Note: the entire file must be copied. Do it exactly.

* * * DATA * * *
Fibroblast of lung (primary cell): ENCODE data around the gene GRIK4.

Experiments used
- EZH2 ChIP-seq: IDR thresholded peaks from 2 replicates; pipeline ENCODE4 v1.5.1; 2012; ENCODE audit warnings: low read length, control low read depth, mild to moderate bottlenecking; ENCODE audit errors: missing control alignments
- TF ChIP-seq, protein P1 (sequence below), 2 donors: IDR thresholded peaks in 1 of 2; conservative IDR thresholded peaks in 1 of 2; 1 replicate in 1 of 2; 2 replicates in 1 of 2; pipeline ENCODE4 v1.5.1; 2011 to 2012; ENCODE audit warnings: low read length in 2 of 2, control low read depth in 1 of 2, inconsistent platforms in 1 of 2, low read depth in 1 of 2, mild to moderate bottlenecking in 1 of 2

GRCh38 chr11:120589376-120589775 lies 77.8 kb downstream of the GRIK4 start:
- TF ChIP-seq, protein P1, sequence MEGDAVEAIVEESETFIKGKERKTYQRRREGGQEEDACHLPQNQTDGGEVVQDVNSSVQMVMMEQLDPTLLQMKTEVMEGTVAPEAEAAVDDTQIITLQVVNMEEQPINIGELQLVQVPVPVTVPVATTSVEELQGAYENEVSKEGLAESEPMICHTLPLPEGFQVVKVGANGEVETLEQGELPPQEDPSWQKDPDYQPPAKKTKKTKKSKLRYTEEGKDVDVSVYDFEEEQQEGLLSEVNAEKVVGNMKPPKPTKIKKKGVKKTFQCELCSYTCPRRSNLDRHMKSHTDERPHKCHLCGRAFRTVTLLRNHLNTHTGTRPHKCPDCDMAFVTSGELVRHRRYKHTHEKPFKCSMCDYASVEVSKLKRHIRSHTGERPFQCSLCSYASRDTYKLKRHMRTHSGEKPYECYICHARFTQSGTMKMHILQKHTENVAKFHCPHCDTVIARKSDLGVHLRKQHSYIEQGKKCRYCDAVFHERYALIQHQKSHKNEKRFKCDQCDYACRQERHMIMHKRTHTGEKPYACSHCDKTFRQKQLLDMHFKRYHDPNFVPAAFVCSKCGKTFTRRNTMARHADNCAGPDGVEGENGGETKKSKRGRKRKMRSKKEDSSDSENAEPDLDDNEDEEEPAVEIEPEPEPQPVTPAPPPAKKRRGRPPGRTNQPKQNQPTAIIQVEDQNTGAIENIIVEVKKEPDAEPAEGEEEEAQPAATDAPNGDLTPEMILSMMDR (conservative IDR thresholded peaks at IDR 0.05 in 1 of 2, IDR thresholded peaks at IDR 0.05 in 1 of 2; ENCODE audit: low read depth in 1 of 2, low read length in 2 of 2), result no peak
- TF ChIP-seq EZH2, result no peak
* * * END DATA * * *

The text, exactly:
Fibroblast of lung (primary cell): ENCODE data around the gene GRIK4.

Experiments used
- EZH2 ChIP-seq: IDR thresholded peaks from 2 replicates; pipeline ENCODE4 v1.5.1; 2012; ENCODE audit warnings: low read length, control low read depth, mild to moderate bottlenecking; ENCODE audit errors: missing control alignments
- TF ChIP-seq, protein P1 (sequence below), 2 donors: IDR thresholded peaks in 1 of 2; conservative IDR thresholded peaks in 1 of 2; 1 replicate in 1 of 2; 2 replicates in 1 of 2; pipeline ENCODE4 v1.5.1; 2011 to 2012; ENCODE audit warnings: low read length in 2 of 2, control low read depth in 1 of 2, inconsistent platforms in 1 of 2, low read depth in 1 of 2, mild to moderate bottlenecking in 1 of 2

GRCh38 chr11:120589376-120589775 lies 77.8 kb downstream of the GRIK4 start:
- TF ChIP-seq, protein P1, sequence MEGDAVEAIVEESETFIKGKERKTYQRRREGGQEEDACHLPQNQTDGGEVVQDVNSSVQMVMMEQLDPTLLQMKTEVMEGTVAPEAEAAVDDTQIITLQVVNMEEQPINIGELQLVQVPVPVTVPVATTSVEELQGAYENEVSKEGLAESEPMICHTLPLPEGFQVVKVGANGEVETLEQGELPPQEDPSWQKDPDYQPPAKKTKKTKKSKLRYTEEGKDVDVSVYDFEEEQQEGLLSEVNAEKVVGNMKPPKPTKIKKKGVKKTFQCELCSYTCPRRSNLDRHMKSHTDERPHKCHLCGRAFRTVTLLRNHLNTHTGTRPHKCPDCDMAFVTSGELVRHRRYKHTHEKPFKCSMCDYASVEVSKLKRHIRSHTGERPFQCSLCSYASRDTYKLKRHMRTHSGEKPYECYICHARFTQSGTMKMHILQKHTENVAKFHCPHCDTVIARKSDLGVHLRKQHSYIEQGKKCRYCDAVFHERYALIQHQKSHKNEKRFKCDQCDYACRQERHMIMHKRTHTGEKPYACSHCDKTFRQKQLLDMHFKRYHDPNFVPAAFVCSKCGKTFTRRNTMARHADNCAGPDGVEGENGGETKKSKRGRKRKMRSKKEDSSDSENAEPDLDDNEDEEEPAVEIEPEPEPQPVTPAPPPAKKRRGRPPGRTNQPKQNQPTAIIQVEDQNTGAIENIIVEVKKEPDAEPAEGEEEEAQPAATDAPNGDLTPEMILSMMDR (conservative IDR thresholded peaks at IDR 0.05 in 1 of 2, IDR thresholded peaks at IDR 0.05 in 1 of 2; ENCODE audit: low read depth in 1 of 2, low read length in 2 of 2), result no peak
- TF ChIP-seq EZH2, result no peak